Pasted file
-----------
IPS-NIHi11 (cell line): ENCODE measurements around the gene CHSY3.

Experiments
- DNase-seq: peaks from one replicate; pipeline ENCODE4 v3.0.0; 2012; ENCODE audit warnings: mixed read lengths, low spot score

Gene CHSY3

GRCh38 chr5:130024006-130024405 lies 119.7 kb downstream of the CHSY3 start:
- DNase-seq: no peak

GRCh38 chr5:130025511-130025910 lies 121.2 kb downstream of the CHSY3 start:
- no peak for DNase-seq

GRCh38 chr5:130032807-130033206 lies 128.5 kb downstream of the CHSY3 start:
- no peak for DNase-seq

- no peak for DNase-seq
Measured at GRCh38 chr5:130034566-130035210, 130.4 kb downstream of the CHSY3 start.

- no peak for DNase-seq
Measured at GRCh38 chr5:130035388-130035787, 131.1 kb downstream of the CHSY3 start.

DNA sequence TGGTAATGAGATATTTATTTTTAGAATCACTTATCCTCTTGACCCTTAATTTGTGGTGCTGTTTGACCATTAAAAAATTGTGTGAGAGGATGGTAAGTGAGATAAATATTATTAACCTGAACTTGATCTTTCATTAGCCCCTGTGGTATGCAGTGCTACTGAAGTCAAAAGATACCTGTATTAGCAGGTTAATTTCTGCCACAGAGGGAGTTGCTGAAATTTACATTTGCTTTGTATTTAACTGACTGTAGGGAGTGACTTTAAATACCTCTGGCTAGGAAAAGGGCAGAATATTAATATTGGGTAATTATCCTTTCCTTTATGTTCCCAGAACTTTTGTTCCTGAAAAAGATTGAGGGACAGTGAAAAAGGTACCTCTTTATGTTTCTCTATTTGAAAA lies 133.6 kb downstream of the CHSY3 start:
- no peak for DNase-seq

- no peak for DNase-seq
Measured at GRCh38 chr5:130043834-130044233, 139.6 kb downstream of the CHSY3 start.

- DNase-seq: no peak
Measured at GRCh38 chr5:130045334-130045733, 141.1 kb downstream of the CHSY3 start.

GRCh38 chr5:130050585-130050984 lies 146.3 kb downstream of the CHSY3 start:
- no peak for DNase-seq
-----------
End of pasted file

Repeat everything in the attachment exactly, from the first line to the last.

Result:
IPS-NIHi11 (cell line): ENCODE measurements around the gene CHSY3.

Experiments
- DNase-seq: peaks from one replicate; pipeline ENCODE4 v3.0.0; 2012; ENCODE audit warnings: mixed read lengths, low spot score

Gene CHSY3

GRCh38 chr5:130024006-130024405 lies 119.7 kb downstream of the CHSY3 start:
- DNase-seq: no peak

GRCh38 chr5:130025511-130025910 lies 121.2 kb downstream of the CHSY3 start:
- no peak for DNase-seq

GRCh38 chr5:130032807-130033206 lies 128.5 kb downstream of the CHSY3 start:
- no peak for DNase-seq

- no peak for DNase-seq
Measured at GRCh38 chr5:130034566-130035210, 130.4 kb downstream of the CHSY3 start.

- no peak for DNase-seq
Measured at GRCh38 chr5:130035388-130035787, 131.1 kb downstream of the CHSY3 start.

DNA sequence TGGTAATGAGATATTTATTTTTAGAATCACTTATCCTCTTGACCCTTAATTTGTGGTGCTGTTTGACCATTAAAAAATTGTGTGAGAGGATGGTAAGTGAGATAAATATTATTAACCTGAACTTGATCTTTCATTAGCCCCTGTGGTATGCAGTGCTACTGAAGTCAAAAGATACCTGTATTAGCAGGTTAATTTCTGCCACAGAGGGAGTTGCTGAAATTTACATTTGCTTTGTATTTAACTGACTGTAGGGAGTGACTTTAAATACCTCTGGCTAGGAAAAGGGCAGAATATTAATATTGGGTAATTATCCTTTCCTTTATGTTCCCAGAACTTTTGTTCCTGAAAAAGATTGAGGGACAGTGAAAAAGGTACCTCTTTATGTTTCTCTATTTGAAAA lies 133.6 kb downstream of the CHSY3 start:
- no peak for DNase-seq

- no peak for DNase-seq
Measured at GRCh38 chr5:130043834-130044233, 139.6 kb downstream of the CHSY3 start.

- DNase-seq: no peak
Measured at GRCh38 chr5:130045334-130045733, 141.1 kb downstream of the CHSY3 start.

GRCh38 chr5:130050585-130050984 lies 146.3 kb downstream of the CHSY3 start:
- no peak for DNase-seq